The role of encapsulated knowledge in clinical case representations of medical students and family doctors
Article first published online: 15 SEP 2004
Volume 38, Issue 10, pages 1035–1043, October 2004
How to Cite
Rikers, R. M. J. P., Loyens, S. M. M. and Schmidt, H. G. (2004), The role of encapsulated knowledge in clinical case representations of medical students and family doctors. Medical Education, 38: 1035–1043. doi: 10.1111/j.1365-2929.2004.01955.x
- Issue published online: 15 SEP 2004
- Article first published online: 15 SEP 2004
- Received 23 July 2003; editorial comments to authors 26 September 2003, 28 October 2003; accepted for publication 4 November 2003
- medical undergraduate/*methods;
- diagnostic techniques and procedures/*standards;
- clinical competence/ standards;
- medical records/ standards;
- physicians family;
Background Previous studies on the development of medical expertise, predominantly using measures of free recall and pathophysiological explanations, have shown ambiguous results concerning the relationship between expertise level and encapsulated knowledge.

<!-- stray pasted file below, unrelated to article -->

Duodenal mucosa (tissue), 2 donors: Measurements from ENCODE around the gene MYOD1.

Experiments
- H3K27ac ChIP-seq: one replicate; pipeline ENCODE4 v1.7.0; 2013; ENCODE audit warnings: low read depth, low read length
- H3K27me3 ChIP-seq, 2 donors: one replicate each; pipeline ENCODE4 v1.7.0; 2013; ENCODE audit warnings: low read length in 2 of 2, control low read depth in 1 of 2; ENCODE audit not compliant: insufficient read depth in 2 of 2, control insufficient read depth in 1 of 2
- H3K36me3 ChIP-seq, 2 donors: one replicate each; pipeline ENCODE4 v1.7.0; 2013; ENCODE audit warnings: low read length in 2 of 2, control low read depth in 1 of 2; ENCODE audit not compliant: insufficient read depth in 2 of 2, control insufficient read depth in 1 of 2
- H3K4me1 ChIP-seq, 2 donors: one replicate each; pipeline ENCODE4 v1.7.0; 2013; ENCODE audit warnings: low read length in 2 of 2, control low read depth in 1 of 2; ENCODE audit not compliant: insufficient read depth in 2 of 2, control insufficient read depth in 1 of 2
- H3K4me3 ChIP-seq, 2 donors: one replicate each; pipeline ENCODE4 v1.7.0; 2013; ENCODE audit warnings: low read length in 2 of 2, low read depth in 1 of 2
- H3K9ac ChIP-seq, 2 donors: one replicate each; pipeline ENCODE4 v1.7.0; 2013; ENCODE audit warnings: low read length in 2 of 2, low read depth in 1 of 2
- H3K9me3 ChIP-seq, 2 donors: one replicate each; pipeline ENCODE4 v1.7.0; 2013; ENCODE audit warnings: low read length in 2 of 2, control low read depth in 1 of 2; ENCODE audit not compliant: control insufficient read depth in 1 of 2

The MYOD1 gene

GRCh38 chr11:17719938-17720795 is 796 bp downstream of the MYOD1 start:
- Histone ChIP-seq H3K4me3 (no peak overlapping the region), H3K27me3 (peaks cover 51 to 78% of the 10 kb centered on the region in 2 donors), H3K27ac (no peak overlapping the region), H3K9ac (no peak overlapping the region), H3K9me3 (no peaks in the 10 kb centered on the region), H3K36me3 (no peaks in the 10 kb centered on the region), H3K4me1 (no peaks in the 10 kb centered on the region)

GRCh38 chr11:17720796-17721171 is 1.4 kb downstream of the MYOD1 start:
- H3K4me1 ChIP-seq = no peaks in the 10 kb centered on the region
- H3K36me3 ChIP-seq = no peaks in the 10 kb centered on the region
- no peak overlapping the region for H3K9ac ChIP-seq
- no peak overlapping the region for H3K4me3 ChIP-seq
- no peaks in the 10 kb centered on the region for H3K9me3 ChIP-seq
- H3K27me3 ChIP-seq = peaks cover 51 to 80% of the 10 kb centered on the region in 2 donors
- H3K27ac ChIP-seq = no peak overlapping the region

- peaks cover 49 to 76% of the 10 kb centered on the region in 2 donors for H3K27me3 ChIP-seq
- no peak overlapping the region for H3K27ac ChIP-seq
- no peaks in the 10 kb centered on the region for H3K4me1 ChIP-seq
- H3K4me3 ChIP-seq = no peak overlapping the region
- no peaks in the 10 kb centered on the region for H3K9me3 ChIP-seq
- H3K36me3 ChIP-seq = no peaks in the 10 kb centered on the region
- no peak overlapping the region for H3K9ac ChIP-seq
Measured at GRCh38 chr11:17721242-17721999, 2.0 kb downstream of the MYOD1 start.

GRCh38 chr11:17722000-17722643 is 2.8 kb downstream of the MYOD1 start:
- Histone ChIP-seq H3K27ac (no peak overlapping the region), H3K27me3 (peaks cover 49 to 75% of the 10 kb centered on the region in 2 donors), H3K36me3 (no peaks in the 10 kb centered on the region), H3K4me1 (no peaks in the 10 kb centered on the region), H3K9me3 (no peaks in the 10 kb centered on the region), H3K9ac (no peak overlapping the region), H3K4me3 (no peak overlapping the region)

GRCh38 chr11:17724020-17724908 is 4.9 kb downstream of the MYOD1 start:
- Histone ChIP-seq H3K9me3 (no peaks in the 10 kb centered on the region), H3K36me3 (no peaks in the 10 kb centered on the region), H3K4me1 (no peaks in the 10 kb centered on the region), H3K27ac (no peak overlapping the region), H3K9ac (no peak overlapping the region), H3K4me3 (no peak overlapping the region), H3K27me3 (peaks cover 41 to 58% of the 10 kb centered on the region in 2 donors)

Purpose To investigate differences in clinical case representations by medical students and family doctors. In particular, the role of encapsulated knowledge in clinical case representations was investigated.
Methods Year 2 (n = 15) and Year 4 (n = 15) medical students and family doctors (n = 15) were instructed to study carefully 2 case descriptions associated with a particular disease. After each case description participants were asked to provide a diagnosis. Subsequently, they judged whether or not a target item presented on a computer screen was related to the case description. Target items consisted of literally stated signs and symptoms, inferred encapsulated items and filler items.
Results Family doctors provided more accurate diagnoses than Year 2 and Year 4 medical students. Furthermore, family doctors were faster and made fewer errors in judging the relatedness of all item types than Year 2 and 4 medical students. In particular, family doctors showed their best performance on the encapsulated items.
Conclusions The present study showed that encapsulated knowledge becomes increasingly more prominent as expertise develops. For experienced doctors, encapsulated concepts function as the most important building blocks of clinical case representations.